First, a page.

Our third virtual home visit introduces us to Jonathan and Kenny, both working from home in the pandemic. In making this transition to #WorkFromHome, Kenny notes that now, the couple has, “time to do more things for us.”

Some of those things have to do with self-care for health. Since COVID-19 emerged, Jonathan discovered that he has sleep apnea. After taking a sleep study at home, he explains, he benefited from the experience in getting fitted via Respironics Mask Selector 3D – a touch-free scan of his face snapping 150 images in 20 seconds to collect his main features that, together, help design a personalized mask fit just for him.

What enables this personalization is Philips’/Respironics’ many years in the sleep business, having captured thousands of facial data points – which as Philips says are stored in a “Facial Point Cloud” – informing the intelligence that underpins the customized fit of Jonathan’s mask.

Jonathan also uses the DreamMapper sleep app that couples to the connected CPAP mask, allowing him to track his sleep trends over time.

I noted to Karsten this scenario reminded me of the Warby Parker approach to getting fitted for new eyeglass frames in a touch-free environment. Welcome to contact-less health, which should persist long after the pandemic has calmed.

While Jonathan has been focusing on sleep-health in the pandemic, Kenny is all about dental care and discusses the Philips 9900 Prestige Power Toothbrush which as a connected device, also has an app. It’s “like having your own [dental] coach,” Kenny explains, having missed effective brushing in one sector of his mouth. His employer offers a dental benefit which participates in the Philips Sonicare dental plus program. Kenny also points out that the Sonicare portfolio has a tele-dentistry service that can connect him to a dental professional where he need to find a new provider or be traveling out-of-town away from his usual dentist. As an aside, I really want the guys’ bathroom set-up; great aesthetic sensibilities, those designers at Philips!

These three scenarios, and Philips’ usual work-flow, involves a lot of design research, which I’ve discussed previously here on Health Populi. In particular, I learned so much from a conversation during CES 2019 with Sean Carney, Philips’ Chief Design Officer.

During COVID, Philips quickly pivoted both in terms of re-deploying its design and manufacturing capabilities for building ventilators and advising hospital clients in reallocating inpatient resources toward the pandemic needs in 2020. At the same time, the company continued ongoing research, learning from both patients and providers in the Age of COVID and how needs and concerns were changing in real-time, for safety, convenience, risk-management, and clinicians’ requirements.

Karsten especially called out “deeply psychological behavioral concerns for safety and security,” which informed and inspired Philips’ commitment to developing tools and services that helped serve people to receive care they wanted at/from home. The company’s long-term research into healthy aging at home in particular guided solutions for older people in the pandemic, like George and Audrey.

Philips learned that throughout our COVID Year of 2020, health care providers often preferred to keep patients at home, some as part of Medicare payment innovations and others moving hospital care to the home as part of evolving clinical protocols and the growing Internet of Things for health – many of which were unveiled at CES 2021.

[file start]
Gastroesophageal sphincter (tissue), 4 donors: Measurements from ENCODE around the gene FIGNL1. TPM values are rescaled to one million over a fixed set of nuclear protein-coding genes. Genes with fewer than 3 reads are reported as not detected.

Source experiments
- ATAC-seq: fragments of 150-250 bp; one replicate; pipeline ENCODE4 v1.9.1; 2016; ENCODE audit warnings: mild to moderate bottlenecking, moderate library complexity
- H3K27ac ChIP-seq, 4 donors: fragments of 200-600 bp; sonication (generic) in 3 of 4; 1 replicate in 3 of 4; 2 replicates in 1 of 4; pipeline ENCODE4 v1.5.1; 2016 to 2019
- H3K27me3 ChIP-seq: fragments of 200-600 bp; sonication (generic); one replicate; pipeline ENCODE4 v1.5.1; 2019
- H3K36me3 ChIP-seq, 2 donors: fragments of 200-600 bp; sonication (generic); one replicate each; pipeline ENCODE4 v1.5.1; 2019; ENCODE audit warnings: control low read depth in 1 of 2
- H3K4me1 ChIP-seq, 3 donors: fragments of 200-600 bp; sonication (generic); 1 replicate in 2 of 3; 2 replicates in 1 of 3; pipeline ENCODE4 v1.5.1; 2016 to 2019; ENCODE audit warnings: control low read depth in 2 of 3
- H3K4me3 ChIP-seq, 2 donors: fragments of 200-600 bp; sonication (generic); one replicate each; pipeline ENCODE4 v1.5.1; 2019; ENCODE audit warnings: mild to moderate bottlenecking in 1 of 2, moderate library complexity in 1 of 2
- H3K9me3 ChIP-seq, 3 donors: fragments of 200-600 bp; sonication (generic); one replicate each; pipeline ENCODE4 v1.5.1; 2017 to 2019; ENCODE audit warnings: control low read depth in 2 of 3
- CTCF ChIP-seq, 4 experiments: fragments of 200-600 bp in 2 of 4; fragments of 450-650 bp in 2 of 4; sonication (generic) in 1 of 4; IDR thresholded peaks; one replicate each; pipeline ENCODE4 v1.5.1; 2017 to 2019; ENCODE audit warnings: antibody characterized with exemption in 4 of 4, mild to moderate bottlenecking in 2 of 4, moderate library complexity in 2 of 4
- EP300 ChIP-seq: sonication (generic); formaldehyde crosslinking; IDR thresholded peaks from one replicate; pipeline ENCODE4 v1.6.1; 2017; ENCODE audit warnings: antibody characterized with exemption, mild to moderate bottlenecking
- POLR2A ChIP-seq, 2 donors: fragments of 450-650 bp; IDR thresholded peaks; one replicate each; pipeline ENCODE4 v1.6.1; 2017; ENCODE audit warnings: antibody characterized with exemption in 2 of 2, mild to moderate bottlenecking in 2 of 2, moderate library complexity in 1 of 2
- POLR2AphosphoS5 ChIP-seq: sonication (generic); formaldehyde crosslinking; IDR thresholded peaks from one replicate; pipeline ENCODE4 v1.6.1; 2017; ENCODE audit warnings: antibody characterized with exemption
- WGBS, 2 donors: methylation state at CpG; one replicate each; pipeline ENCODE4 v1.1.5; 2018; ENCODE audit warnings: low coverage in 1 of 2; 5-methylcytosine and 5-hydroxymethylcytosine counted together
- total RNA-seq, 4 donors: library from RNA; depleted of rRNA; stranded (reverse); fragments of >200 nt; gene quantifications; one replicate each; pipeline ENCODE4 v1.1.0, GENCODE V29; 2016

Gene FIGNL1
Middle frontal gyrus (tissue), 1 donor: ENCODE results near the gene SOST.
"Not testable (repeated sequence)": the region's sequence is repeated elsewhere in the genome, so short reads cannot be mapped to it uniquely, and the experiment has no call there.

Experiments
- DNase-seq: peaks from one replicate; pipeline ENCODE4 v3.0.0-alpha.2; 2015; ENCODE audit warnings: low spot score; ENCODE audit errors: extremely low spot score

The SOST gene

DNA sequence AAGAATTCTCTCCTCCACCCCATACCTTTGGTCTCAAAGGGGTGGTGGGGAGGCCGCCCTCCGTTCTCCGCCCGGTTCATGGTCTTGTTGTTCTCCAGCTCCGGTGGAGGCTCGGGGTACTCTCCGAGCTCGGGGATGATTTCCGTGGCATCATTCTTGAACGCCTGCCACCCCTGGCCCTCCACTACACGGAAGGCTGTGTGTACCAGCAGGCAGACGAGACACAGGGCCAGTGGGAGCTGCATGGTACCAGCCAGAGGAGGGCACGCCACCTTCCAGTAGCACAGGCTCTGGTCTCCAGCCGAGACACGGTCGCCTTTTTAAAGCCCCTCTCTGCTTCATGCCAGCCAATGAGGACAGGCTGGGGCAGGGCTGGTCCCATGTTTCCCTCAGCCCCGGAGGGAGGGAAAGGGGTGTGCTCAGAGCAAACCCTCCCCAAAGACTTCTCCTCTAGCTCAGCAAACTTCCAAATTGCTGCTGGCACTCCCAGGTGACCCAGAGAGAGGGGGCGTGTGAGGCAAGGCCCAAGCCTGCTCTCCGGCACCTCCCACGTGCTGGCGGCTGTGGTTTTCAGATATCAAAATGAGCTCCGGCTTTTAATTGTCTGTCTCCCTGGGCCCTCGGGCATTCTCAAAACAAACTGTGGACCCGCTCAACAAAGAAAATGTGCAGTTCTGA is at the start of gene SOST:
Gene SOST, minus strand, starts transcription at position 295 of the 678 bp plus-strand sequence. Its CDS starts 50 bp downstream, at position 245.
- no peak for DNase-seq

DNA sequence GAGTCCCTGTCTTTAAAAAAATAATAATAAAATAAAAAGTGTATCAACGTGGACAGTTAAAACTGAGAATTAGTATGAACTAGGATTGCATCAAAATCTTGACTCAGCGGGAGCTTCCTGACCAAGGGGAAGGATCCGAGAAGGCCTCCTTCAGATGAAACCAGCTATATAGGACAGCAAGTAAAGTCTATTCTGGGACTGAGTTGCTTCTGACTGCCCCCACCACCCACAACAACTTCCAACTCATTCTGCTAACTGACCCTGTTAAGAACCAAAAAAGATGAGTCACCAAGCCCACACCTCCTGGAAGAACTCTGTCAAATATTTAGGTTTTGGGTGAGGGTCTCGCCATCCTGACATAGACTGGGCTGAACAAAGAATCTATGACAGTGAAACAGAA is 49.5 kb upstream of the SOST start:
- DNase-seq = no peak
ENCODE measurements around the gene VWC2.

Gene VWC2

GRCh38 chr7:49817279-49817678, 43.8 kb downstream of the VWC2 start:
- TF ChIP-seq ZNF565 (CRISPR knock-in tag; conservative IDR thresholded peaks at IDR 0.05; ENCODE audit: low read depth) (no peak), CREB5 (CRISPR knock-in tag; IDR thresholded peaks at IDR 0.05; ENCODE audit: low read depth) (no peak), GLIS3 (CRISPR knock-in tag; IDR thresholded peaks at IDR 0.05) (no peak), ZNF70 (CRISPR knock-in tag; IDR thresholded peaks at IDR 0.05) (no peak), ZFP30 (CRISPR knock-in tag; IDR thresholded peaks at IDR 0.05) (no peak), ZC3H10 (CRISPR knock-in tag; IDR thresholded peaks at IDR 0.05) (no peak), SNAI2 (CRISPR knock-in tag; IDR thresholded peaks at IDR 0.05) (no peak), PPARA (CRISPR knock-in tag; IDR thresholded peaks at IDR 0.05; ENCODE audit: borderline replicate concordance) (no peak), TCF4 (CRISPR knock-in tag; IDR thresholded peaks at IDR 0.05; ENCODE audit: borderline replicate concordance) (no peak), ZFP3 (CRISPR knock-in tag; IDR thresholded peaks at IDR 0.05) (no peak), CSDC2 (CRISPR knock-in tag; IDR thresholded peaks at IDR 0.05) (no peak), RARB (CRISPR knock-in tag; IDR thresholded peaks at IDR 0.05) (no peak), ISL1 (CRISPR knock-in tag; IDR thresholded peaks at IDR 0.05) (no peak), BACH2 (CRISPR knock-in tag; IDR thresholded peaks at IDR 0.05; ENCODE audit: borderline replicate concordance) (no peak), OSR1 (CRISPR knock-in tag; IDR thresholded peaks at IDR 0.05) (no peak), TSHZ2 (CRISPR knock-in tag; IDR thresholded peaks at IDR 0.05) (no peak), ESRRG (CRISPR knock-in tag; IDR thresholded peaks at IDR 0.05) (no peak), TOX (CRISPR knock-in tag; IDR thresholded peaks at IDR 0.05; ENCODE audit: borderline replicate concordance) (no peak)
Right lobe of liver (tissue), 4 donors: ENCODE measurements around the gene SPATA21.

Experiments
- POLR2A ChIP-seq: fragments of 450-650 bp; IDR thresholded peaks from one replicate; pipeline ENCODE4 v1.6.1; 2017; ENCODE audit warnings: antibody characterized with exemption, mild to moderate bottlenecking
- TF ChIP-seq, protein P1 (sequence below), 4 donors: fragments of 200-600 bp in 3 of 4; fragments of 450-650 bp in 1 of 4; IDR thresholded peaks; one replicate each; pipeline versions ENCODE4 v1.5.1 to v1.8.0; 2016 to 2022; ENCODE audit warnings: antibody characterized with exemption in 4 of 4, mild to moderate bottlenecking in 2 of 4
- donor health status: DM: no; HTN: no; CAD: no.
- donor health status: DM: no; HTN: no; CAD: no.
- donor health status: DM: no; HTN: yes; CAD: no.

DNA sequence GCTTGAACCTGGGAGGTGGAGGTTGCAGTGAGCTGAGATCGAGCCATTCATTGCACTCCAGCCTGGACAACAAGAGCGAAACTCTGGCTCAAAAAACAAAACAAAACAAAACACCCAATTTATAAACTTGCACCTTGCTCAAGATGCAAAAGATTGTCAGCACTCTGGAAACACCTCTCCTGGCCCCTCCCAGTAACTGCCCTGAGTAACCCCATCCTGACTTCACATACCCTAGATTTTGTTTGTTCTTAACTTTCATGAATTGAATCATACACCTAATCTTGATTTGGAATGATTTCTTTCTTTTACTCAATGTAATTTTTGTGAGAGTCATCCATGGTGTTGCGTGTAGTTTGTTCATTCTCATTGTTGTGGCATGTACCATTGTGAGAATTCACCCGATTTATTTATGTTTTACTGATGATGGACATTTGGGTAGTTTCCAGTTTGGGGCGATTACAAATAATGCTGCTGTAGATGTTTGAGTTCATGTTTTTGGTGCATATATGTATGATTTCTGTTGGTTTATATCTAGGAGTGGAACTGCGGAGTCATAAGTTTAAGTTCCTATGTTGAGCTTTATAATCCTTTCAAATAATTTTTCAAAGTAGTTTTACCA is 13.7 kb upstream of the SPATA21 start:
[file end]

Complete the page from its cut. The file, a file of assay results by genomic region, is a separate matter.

Philips’ virtual CES 2021 home page captures the company’s view on how our pandemic year is “transforming how and where people receive care forever.” My personal tour, thanks to Karsten and the Philips team, bolsters my own forecast that our homes, neighborhoods and local communities will be where our health and health care will be made and delivered in and beyond the public health crisis.

Health Populi’s Hot Points:  The six photos shown above are but a few examples displayed and explained in the Philips Innovation Gallery. Taken together, these and other digital health innovations in the Gallery will give you a sense of the promise of our evolving homes for health/care.

In the pandemic, most people experienced their own personal kind of digital transformation; like Kenny and Jonathan, many people were compelled to work from home, or to attend school from home. People the world over learned to cook and/or bake, taking on new life-flows and learning how to re-purpose a spare room or the corner of a family shared space into a workout space. Our homes, too, underwent digital transformation as long as we had access to a broadband connection.

My view is that 2020 was also the year people digitally transformed as/when they could, and learned the values of health citizenship: self-care, hygiene, safety, risk-management, and political engagement for health and community well-being. More people as health citizens also learned about living in an ecosystem beyond one’s hyperlocal community, where a virus emerging in one part of the world thousands of miles away can impact – and infect – us living on the other side of the world.

Philips, too, understands that the company operates within a health ecosystem, not able to do “everything” themselves. That’s why the company has partnered with the maker of the BioSticker; with Delta Dental insurance for oral care services; and recently invested in the Babyscripts program that bolsters pregnant women’s’ self-care at home through digital health tools and shared decision making with OBGYNs.

“Transactional business models aren’t the way of the future,” Karsten said. Indeed, it will continue to take a village of relationships and mutual benefits to help us re-imagine and re-build our health systems for resilience and sustainability as we get through and past the pandemic.